Army Aviation

Traffic is the Greatest Need for Our Tactical Air Traffic Controllers

By CSM Eric C. Thom

1114 csm aWhile the last decade of deployed operations has stressed our Aviation community, our resilience remains intact. Countless air traffic professionals remain poised to accomplish the next mission, eagerly train and prepare their Soldiers to perform at the highest levels, and continuously seek opportunities to put their technical skills to the test.

Maintaining this pace and excellence as we transition out of deployed operations will require a continued modernization of air traffic systems, and a keen understanding and technical competency of complex air traffic environments. The Branch’s effort to modernize tactical systems has provided air traffic services (ATS) units the capability to support Aviation operations across a broad range of requirements.

Army tactical ATS systems include: the Mobile Tower System (MOTS); the Air Traffic Navigation, Integration, and Coordination System (ATNAVICS); the Tactical Terminal Control System (TTCS); and the Tactical Airspace Integration System (TAIS) all of which are described in more detail elsewhere in this issue.
While equipment modernization is on track, accessibility of live aircraft traffic training opportunities and integration of ATS into home station collective training events can be a challenge. Although ATS units have the required personnel and equipment, they do not own the “traffic” required to support controller training.
Equipment and academic training is only part of the certification process for our controllers. Unit training programs must include live traffic events to ensure Soldiers possess the skills and abilities required to provide safe and expeditious air traffic control in support of Army, Joint and coalitional operations.

Training Strategies

The Aviation Enterprise has developed two deliberate actions to support training opportunities for tactical air traffic controllers. First, Product Manager, Air Traffic Control (PM ATC) has worked diligently to develop and provide simulation capability for ATS units. This effort resulted in the recent fielding of the Air Traffic Control Common Simulator (ACS). Over the past 18 months, this program advanced from a concept on the drawing board to a system being utilized in the field for qualification and currency training. The ACS provides a cost effective and realistic training capability for commanders to incorporate into their training program and can be utilized to meet approximately 50% of position time training requirements.

The second action is to change AR 95-2 to solidify the requirement for tactical units to utilize fixed-base ATC facilities to support certification and proficiency training programs. I know there are those out there that will say no change is necessary because we have always had the option of training in fixed-based facilities, and that is true to a degree. The problem had more to do with interpretation and limitations than the authority to conduct the training.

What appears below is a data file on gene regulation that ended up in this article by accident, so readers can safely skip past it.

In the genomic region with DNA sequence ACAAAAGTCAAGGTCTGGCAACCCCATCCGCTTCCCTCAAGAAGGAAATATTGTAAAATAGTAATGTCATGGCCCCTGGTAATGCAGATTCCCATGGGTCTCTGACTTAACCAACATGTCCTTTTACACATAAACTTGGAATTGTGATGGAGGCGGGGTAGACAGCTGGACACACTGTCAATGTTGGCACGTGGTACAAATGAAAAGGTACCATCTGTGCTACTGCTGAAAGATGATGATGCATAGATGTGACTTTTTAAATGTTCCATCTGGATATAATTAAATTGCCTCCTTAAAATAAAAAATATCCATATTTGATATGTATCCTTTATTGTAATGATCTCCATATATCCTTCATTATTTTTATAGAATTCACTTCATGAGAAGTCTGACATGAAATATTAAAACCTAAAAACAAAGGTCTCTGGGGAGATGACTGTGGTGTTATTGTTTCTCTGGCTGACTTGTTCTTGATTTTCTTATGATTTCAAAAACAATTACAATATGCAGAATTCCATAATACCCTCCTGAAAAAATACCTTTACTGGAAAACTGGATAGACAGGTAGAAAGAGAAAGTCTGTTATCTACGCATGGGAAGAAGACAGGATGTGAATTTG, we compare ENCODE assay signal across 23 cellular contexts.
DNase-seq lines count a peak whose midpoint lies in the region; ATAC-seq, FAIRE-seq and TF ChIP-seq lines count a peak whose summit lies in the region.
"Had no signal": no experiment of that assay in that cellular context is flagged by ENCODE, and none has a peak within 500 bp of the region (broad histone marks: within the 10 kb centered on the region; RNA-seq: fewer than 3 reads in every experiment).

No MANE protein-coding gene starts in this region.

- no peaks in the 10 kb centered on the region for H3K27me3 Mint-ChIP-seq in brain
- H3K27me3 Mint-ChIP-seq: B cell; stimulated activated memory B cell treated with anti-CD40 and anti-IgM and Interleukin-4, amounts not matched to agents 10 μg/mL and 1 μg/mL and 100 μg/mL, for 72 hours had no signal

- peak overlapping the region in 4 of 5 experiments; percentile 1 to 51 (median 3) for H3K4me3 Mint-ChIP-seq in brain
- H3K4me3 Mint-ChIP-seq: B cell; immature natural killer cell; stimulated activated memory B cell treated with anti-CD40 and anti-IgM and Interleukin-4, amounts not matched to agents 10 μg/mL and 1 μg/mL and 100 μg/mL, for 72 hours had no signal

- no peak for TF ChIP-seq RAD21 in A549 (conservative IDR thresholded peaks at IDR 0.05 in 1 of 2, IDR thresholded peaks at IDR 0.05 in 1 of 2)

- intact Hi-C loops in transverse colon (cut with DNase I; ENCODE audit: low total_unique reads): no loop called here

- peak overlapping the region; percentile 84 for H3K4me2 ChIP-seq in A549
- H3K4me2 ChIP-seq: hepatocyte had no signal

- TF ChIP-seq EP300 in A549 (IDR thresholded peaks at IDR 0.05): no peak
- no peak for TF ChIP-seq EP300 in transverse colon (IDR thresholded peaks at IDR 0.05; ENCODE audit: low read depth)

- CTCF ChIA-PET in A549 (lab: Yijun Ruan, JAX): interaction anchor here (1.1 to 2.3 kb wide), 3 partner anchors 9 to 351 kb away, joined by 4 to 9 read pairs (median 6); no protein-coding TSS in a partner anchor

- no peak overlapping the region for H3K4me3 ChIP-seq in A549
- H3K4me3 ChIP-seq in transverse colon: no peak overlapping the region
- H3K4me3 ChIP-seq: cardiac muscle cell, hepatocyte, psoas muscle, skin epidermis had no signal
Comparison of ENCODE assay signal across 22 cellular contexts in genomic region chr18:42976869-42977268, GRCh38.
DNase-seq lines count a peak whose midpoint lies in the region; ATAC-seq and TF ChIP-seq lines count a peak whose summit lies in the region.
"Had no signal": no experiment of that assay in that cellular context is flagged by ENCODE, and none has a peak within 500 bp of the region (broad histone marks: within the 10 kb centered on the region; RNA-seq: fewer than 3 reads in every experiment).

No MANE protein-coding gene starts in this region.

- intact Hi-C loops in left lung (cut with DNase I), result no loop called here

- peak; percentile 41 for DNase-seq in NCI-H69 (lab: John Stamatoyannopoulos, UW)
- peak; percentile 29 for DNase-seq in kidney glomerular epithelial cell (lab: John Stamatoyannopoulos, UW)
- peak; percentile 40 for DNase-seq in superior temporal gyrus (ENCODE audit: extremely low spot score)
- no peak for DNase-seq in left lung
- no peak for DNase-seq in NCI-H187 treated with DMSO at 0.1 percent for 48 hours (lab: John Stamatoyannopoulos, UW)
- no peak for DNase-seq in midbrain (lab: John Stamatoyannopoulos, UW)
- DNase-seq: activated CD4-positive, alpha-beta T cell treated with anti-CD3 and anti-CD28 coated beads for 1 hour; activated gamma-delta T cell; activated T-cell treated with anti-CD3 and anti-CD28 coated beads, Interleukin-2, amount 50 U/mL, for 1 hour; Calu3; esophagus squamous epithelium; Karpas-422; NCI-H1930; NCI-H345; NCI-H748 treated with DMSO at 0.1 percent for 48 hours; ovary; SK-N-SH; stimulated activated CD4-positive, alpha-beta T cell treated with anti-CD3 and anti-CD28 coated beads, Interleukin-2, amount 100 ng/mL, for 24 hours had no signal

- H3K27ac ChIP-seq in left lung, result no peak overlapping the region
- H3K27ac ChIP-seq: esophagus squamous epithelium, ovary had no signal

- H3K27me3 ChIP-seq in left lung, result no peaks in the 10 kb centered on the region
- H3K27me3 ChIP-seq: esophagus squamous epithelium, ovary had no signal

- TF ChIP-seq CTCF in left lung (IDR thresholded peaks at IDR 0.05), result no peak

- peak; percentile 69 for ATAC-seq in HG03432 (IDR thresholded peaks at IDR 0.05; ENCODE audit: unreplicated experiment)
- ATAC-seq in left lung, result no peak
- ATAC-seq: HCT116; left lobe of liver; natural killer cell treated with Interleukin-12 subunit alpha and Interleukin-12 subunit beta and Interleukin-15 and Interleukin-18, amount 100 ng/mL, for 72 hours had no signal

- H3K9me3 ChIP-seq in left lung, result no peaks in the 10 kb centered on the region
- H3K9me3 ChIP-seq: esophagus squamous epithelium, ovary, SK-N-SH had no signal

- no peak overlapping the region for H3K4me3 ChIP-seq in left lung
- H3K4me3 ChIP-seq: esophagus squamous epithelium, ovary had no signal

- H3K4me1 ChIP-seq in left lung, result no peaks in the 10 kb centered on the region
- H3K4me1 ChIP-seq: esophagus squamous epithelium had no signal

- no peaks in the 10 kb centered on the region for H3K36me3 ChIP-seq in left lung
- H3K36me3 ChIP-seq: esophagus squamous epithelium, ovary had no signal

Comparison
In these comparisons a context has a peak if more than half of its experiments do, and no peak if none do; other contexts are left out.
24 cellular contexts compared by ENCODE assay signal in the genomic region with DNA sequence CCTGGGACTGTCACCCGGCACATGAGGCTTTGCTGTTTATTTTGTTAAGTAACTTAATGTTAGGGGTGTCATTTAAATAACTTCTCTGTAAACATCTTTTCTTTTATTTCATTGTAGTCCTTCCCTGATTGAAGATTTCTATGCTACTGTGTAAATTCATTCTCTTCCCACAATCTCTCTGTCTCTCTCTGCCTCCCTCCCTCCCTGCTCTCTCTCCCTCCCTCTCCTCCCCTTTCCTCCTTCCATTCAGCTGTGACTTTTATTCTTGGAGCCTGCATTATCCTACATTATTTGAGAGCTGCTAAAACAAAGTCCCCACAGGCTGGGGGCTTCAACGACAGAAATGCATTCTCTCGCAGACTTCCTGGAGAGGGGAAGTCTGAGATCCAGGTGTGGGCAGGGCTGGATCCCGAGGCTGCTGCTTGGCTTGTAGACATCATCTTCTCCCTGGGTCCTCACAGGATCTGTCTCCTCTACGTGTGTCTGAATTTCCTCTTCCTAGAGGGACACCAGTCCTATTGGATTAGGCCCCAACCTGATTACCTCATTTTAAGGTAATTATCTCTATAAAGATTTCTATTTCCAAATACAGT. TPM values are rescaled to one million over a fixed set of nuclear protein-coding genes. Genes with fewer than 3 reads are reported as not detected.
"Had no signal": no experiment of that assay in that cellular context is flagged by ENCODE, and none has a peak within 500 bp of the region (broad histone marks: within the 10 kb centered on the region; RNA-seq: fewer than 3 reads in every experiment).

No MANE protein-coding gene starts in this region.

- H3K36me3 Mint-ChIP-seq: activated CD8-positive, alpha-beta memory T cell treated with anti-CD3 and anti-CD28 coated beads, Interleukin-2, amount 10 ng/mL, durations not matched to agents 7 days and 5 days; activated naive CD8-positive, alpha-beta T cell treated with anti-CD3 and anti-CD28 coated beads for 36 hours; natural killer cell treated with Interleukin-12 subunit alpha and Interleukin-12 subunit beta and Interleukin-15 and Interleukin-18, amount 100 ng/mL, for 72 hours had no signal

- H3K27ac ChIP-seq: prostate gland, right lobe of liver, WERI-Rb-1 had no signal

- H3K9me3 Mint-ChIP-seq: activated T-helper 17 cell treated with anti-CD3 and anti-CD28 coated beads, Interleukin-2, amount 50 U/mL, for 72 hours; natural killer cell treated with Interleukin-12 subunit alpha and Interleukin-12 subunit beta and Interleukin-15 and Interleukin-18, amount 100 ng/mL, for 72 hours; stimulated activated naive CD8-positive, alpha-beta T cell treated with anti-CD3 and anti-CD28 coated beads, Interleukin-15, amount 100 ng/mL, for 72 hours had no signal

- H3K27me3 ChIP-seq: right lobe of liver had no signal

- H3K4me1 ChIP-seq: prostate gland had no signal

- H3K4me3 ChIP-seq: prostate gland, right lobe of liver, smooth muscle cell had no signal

Some units have achieved great success working with Installation Management Command (IMCOM) facilities to train controllers, while others have struggled with coordination and availability of personnel to take advantage of the training opportunities our installation airfield ATC facilities provide. The change to AR 92-2 is intended to provide commanders a better understanding of how fixed-base training opportunities are essential to their unit air traffic training program.

An extract of the change states:

Army installation ATC facilities (includes Army contract facilities) will be utilized to train Army air traffic controllers assigned to tactical units. These facilities provide essential technical training for certification and proficiency. Installation air traffic density, hours of operation, and internal training requirements will be used to determine the number of military controllers that can be trained in the facility during a given period.

Utilization of installation ATC facilities for Soldier training requires close coordination with IMCOM and continuous oversight from unit leaders. A few points to remember: A letter of agreement (LOA) is required to outline the overall training program, objectives and responsibilities for the tactical unit and IMCOM facility. The unit must be prepared to apportion Soldiers to this training for the agreed time period or until training objectives (i.e., initial qualification, currency, etc.) are met. And finally, unit training NCOs must ensure all training is documented as controller position time completed in a fixed-base facility can be counted toward a rating for a tactical system.

We will continue to modernize our ATS tactical systems, but we must not lose sight of our obligation to provide realistic and demanding training in order to ensure our Soldiers are prepared to conduct operations in complex environments we surely will encounter during future deployment operations. If you take nothing else from this article, remember: if you want them trained and ready when you need them, then you need to be there when they need you.
I am always interested in feedback and ideas that can improve training. If you have a suggestion that you believe could improve or facilitate unit or individual controller training, I would be happy to hear from you. Above the Best!

CSM Thom
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CSM Eric C. Thom is the command sergeant major of the Aviation Branch and the U.S. Army Aviation Center of Excellence, Fort Rucker, AL.

caption: SPC Michael Elizondo, an air traffic control specialist from Company F, 2nd General Support Aviation Battalion, 4th Aviation Regiment, 4th Combat Aviation Brigade, 4th Infantry Division, prepares to run simulated aircraft approaches during ATNAVICS radar system training at Butts Army Airfield on Fort Carson, CO.